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Period Drama Portrays Samurai Honor and the Love Between a Man and his Wife

[From November Issue 2011]

DVD cover. 121 minutes. 3,990 yen
発売・ 販売元:松竹
© 2006 「武士の一分」製作委員会

 

Love and Honor (Directed by YAMADA Yoji)

Released in 2006, following “The Twilight Samurai” and “The Hidden Blade,” “Bushi no Ichibun” or “Love and Honor” is the final chapter of Yamada Yoji’s “Samurai Trilogy.” The main character is portrayed by KIMURA Takuya, a member of the popular idol group SMAP.

At the end of the Edo era, a lower ranking samurai named MIMURA Shinnojo lives a modest but happy life with his wife, Kayo. One day, Shinnojo tells Kayo that his job as the “food taster” for the feudal lord is “unbearable and pointless.” Then he shares his dream of opening a fencing school for village children of all castes. Sadly a few days later, Mimura eats some bad shellfish at work, and loses his eyesight.

No longer useful as a samurai, Mimura loses his will to live and even considers taking his own life with his sword. But, to his relief, his feudal lord allows him to keep his rank and he is ordered to take some time off to recuperate. With Kayo’s deep love and support from Tokuhei, who has been a servant to the Mimura family from the time Mimura’s father’s was head of the household, Shinnojo soon regains his strength and sense of humor.

However, one day Mimura finds out that Kayo is having an affair with Shimada, his boss. Mimura confronts Kayo, who confesses in tears that Shimada, her childhood friend promised her that he would ask their lord to maintain Mimura’s rank in exchange for sexual favors. Mimura tells Kayo that he will divorce her on the spot, and kicks her out into the rain.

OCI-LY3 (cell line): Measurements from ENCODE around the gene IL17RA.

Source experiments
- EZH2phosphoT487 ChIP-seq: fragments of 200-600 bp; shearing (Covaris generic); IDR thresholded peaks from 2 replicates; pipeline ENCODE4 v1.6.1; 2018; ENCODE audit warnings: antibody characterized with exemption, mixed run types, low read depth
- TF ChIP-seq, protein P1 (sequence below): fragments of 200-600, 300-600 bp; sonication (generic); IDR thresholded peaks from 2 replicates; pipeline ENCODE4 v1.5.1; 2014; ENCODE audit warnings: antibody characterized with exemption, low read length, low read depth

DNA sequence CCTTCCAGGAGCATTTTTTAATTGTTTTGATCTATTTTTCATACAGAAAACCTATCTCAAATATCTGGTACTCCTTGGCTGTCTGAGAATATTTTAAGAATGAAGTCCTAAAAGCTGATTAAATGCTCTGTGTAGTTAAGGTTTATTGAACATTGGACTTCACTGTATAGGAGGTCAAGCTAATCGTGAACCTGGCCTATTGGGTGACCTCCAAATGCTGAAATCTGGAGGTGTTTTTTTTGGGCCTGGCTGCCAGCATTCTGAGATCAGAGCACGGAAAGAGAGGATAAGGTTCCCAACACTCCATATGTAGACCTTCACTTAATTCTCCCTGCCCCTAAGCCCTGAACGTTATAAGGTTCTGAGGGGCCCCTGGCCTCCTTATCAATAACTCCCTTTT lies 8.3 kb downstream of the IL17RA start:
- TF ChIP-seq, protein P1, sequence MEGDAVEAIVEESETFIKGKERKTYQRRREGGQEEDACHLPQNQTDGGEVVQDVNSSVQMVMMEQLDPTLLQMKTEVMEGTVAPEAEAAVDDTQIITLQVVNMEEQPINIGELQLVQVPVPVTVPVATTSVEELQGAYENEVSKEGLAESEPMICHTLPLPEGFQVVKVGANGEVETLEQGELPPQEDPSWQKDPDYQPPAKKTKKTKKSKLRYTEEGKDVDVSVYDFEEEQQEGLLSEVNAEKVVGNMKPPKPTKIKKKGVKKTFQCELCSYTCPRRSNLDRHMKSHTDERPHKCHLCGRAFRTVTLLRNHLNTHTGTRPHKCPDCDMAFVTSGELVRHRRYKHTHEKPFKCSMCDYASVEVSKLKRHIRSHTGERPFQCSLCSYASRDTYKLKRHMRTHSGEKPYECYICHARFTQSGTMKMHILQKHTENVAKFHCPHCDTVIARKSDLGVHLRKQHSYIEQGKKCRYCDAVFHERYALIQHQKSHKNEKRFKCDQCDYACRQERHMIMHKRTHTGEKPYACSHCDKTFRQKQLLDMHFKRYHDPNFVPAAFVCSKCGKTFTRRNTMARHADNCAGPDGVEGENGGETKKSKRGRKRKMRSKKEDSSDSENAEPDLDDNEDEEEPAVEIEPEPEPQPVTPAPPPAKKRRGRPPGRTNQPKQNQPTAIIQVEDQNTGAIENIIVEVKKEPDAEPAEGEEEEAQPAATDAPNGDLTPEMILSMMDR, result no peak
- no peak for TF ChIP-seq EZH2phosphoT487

Mimura spends a lonely life with Tokuhei. The meals that Tokuhei prepares taste awful, and the dullness of everyday life without Kayo makes them both miserable. After a while, Mimura is informed that the lord’s decision to protect his rank was not made at Shimada’s request but was a personal choice. Mimura makes a pledge on his samurai’s ichibun (pride and honor) to pay Shimada back for tricking Kayo by challenging him to a duel.

He visits his fencing master and trains to fight by listening to the sound of footsteps and by sensing his enemy’s presence. Wearing Kayo’s sash around his head as a headband, Mimura summons Shimada to a riverbank for a duel. Though in great peril, Mimura manages to cut off Shimada’s left arm, then leaves him without finishing him off. Shimada later commits seppuku and dies without revealing the name of his opponent.

One day Tokuhira hires a maid to take care of the house and instructs her to make a meal for her master. Mimura takes a bite and then calls the maid to his dinner table. He realizes that the maid is actually Kayo and tells her, “I thought I would never be able to eat your cooking again.” Her eyes filling up with tears, Kayo asks, “Does that mean I can stay by your side?” Mimura replies, “Thank you for coming back home,” and gathers her in his arms.


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